This GBCA Safety Toolbox Talk discusses suspension trauma. Even with the correct fall protection PPE, injury can still occur after a fall if action is not taken quickly enough. Click below to download the Toolbox Talk as a handout (includes Sign-In Sheet).

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Suspension Trauma

Wearing fall protection correctly can aid in keeping a worker alive after the fall. Although death by impact is avoided, the worker—suspended in the air—may end up suffering from suspension trauma.

Suspension trauma (Orthostatic Intolerance): The light-headedness, palpitations, tremulousness, poor concentration and occasionally fainting from being suspended in a sedentary position.

Healthcare professionals note that if a worker is left suspended in a fall protection device and their legs are immobile due to vertical hanging, the following can happen:

  • Blood will not effectively pump back to the heart.
  • Blood pools in the legs, causing veins to expand and reducing the amount of blood in circulation.
  • The body reacts by speeding up the heart rate in an attempt to maintain blood flow to the brain.

Suspension trauma can result in fainting, organ and renal failure, and death. Death from suspension trauma can occur in less than 30 minutes. Brain damage can occur in 10 minutes.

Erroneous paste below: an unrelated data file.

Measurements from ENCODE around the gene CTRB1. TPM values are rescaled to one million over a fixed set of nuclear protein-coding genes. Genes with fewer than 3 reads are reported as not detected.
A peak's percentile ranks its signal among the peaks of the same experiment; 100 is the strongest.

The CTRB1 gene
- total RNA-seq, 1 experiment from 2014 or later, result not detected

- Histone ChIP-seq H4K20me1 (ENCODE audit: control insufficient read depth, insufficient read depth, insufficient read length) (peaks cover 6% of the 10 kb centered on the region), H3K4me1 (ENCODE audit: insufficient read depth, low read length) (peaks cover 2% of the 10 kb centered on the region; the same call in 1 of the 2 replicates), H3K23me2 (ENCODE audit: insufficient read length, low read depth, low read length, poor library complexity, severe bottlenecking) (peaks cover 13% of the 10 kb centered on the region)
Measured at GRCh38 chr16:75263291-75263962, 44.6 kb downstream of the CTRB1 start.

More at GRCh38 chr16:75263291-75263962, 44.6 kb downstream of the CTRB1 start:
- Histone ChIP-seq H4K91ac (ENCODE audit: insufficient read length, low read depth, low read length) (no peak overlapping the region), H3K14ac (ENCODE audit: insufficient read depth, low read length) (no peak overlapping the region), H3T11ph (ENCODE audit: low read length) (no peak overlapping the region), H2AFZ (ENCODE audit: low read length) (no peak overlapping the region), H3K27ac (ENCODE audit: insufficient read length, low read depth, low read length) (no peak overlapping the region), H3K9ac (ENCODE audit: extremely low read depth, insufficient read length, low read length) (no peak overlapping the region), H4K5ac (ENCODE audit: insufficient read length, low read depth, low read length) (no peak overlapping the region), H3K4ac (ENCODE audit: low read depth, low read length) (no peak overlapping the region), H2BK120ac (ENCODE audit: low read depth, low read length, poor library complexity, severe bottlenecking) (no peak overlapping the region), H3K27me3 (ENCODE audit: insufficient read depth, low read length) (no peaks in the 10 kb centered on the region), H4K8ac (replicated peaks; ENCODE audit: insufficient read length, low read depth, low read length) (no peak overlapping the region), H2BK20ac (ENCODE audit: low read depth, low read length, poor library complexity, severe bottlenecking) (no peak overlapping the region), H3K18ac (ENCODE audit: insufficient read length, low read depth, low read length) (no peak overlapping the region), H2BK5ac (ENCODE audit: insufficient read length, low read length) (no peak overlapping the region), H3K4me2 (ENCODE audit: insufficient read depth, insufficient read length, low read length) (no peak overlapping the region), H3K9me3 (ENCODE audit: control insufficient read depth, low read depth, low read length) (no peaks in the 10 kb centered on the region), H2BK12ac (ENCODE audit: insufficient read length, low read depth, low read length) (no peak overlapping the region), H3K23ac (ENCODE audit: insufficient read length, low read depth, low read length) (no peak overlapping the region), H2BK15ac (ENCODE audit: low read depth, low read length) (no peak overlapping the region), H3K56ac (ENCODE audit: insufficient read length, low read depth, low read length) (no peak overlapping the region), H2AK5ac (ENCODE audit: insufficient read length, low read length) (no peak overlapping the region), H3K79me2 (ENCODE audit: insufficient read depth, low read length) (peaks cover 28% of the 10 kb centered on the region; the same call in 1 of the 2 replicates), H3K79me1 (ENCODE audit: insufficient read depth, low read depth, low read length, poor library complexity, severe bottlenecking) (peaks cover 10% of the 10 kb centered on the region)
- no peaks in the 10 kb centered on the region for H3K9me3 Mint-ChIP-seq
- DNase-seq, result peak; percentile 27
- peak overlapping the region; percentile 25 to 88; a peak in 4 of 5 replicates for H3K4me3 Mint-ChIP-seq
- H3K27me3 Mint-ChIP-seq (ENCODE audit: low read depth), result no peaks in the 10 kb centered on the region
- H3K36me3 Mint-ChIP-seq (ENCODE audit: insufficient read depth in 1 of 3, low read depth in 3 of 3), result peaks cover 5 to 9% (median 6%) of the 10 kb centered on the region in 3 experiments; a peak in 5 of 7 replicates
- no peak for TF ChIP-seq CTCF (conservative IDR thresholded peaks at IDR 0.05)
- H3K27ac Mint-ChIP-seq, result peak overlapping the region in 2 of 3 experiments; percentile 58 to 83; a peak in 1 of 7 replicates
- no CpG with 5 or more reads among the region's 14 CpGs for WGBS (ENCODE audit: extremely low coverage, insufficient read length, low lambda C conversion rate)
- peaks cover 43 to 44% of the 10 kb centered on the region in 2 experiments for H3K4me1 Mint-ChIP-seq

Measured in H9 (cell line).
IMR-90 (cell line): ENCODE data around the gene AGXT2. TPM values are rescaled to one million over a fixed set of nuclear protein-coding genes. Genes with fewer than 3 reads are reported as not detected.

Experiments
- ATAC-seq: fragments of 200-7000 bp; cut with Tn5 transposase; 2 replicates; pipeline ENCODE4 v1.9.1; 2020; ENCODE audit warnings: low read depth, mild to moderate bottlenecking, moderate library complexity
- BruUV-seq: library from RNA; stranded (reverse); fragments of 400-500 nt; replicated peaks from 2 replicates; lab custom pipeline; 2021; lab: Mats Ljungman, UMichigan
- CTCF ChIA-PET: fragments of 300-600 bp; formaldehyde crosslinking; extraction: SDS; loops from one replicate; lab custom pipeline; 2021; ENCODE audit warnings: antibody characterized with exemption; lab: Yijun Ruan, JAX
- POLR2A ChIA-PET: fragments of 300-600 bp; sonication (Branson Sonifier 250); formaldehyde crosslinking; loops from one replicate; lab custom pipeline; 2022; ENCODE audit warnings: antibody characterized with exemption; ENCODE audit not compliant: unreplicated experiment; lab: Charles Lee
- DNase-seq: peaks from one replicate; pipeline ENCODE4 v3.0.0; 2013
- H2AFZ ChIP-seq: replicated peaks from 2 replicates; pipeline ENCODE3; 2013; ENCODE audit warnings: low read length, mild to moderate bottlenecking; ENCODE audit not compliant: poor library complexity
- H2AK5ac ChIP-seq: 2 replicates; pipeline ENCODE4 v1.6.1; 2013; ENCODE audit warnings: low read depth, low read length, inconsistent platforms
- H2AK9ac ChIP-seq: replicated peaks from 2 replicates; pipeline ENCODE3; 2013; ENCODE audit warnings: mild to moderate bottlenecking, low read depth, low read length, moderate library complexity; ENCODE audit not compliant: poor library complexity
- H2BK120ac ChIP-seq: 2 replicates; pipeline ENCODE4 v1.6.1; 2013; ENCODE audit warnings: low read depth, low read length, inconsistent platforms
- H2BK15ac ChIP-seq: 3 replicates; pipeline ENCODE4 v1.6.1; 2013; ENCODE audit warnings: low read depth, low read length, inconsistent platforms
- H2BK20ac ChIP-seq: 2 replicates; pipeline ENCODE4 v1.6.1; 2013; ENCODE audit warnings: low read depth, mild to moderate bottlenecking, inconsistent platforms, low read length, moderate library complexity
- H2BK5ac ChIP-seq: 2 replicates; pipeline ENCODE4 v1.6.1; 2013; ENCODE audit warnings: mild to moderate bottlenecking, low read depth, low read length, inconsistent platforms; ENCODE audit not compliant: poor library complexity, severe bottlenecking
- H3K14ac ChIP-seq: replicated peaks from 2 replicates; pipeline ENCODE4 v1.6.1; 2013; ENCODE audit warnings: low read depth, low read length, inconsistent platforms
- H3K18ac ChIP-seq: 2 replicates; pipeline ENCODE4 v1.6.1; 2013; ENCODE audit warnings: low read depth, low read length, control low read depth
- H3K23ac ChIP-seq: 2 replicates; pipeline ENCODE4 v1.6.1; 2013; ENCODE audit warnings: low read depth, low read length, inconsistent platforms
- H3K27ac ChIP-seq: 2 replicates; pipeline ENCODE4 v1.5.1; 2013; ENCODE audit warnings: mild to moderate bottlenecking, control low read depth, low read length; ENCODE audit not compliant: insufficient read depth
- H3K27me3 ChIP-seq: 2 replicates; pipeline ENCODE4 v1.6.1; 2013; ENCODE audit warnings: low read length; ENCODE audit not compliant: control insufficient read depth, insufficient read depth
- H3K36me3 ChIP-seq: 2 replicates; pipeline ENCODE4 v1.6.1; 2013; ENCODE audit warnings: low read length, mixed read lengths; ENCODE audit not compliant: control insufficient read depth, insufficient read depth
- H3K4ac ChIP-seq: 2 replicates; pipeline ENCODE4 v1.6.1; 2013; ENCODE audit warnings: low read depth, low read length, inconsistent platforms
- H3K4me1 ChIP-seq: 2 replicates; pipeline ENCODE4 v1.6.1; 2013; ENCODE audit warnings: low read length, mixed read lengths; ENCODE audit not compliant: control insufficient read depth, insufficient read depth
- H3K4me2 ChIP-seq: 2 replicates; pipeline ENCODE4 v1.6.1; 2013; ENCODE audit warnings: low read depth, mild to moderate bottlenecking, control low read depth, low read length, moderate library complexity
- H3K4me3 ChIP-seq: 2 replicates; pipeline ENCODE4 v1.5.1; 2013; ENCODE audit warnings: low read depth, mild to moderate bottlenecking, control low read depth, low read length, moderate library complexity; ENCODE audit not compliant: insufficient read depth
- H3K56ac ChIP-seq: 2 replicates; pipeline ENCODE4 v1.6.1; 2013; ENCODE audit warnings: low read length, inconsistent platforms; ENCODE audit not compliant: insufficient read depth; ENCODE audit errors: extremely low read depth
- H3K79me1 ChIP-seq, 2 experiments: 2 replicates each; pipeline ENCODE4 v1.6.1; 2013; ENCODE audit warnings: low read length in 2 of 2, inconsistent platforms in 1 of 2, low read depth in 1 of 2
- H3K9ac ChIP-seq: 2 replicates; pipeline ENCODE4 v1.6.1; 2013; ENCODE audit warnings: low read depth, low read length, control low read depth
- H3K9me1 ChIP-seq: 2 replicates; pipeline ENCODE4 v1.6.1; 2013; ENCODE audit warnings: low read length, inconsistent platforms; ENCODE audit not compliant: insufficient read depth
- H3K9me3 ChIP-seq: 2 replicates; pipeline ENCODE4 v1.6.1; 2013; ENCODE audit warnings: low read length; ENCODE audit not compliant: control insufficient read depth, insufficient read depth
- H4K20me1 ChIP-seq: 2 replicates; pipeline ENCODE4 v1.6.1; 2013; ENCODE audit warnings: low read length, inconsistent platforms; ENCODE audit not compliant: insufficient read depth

To prevent suspension trauma:

  • Plan for falls by having a rescue plan in place and workers trained on it.
  • Rescue suspended workers as soon as possible. The rescue plan should be able to be implemented within 10 minutes.
  • Know the signs and symptoms of suspension trauma and if it is at life-threatening levels.

Rescue procedures should include the following contingency-based actions:

  • If a worker is suspended and self-rescue is not possible, or if rescue cannot be performed right away, the suspended worker should pump their legs frequently to reduce blood pooling.
  • After the suspended worker is brought down, seat them in a W position.
    DO NOT ALLOW RESCUED WORKERS TO LIE FLAT OR STAND UPRIGHT AFTER RESCUE.
  • If the rescued worker is unconscious, keep their air passages open and provide first aid.
  • Workers who are rescued after being suspended should go to the hospital immediately.
  • Monitor the suspended worker for signs and symptoms of suspension trauma. Similar to shock, look for the following symptoms:
    • Breathlessness
    • Sweating
    • Nausea
    • Dizziness
    • Faintness
    • Tingling or numbness of the arms or legs
    • Low blood
    • pressure
    • Unconsciousness

 

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